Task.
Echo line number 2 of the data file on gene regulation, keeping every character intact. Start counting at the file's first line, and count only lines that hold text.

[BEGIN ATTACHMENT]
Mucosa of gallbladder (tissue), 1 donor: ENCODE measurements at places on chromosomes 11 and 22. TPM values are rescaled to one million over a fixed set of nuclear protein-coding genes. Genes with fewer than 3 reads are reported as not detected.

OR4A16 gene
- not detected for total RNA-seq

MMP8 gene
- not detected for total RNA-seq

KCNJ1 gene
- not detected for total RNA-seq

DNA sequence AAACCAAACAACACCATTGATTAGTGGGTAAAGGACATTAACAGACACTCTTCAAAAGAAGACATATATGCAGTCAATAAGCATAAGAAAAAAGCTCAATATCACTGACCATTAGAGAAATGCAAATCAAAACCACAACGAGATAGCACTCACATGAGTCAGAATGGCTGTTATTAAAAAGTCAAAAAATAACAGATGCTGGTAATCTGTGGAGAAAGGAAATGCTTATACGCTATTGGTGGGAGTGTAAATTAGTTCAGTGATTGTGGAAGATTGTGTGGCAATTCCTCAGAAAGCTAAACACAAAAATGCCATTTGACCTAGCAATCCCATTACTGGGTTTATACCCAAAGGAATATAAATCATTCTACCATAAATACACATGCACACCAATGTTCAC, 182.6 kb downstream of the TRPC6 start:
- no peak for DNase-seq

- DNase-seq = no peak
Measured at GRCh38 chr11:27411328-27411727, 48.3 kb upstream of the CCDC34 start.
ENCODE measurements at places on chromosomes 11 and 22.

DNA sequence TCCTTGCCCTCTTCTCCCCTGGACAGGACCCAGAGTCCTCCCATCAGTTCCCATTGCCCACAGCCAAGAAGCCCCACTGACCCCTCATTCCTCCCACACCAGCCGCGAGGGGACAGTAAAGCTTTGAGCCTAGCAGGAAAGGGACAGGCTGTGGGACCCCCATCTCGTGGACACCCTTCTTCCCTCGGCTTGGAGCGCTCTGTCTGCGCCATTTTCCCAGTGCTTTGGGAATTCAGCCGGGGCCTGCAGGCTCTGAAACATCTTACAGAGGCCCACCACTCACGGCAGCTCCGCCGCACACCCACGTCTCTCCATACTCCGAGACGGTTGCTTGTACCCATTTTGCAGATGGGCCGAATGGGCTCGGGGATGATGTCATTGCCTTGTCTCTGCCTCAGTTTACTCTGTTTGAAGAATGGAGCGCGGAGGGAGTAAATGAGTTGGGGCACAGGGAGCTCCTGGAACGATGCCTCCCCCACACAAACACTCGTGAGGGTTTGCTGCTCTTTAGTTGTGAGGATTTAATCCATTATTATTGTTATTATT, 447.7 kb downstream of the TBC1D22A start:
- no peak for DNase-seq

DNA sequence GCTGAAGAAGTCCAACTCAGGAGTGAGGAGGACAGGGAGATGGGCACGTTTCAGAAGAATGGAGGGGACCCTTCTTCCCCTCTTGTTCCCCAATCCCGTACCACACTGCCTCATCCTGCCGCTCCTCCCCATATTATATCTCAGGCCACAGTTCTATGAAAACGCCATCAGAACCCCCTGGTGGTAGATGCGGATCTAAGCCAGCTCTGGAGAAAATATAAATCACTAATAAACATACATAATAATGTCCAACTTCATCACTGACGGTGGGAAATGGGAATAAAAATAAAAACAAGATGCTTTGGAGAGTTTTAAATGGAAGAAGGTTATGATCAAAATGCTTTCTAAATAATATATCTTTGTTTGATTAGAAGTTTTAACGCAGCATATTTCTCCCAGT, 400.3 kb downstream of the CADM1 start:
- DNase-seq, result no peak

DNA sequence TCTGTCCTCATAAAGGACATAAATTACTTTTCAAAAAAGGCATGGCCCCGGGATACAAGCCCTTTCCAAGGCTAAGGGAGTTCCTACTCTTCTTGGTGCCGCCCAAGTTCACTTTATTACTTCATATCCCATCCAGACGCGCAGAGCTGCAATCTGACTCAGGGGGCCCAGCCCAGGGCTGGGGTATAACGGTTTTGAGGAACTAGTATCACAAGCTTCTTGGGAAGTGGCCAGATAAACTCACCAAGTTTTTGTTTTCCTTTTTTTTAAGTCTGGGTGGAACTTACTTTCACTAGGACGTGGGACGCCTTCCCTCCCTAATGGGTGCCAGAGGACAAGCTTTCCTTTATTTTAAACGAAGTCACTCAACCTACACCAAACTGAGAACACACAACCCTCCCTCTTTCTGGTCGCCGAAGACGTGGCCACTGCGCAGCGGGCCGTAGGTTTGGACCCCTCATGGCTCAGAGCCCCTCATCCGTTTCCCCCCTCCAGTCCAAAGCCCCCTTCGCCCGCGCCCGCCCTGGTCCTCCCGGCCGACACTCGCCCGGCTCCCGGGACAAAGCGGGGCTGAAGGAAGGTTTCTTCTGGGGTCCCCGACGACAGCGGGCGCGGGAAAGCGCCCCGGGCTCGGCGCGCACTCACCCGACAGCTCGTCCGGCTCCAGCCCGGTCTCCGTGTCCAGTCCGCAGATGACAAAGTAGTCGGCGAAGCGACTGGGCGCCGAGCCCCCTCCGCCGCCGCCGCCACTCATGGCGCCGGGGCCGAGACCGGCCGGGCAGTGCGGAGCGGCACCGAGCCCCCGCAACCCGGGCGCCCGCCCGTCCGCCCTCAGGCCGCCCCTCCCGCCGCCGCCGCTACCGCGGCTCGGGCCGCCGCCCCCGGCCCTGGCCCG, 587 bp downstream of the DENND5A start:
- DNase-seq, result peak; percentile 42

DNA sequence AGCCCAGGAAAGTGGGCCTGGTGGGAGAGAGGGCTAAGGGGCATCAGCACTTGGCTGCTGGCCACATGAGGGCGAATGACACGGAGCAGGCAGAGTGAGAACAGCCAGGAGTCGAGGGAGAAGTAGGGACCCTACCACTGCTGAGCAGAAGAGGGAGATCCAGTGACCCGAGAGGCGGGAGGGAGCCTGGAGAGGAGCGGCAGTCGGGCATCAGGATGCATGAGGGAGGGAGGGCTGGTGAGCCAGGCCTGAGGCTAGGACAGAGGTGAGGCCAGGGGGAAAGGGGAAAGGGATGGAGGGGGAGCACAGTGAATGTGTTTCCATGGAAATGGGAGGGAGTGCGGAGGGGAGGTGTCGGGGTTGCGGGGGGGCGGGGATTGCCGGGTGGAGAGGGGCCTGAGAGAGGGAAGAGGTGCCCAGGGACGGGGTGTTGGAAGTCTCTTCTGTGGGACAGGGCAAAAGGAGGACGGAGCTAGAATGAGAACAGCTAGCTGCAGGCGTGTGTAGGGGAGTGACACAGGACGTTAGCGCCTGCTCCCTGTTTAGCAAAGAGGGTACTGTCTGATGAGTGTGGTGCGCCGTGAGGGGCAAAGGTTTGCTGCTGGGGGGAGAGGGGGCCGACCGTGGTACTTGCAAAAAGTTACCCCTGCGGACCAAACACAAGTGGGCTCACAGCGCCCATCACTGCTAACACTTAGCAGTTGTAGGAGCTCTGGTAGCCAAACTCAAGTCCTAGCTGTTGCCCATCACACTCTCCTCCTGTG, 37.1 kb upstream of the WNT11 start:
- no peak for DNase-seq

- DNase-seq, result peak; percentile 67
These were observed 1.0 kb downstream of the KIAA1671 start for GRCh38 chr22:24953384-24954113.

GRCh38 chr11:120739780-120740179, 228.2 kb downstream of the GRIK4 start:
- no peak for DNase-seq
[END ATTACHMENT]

OR4A16 gene